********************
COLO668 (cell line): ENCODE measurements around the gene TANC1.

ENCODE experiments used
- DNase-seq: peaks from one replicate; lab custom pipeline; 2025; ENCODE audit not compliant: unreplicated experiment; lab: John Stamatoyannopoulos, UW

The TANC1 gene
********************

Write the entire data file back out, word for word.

COLO668 (cell line): ENCODE measurements around the gene TANC1.

ENCODE experiments used
- DNase-seq: peaks from one replicate; lab custom pipeline; 2025; ENCODE audit not compliant: unreplicated experiment; lab: John Stamatoyannopoulos, UW

The TANC1 gene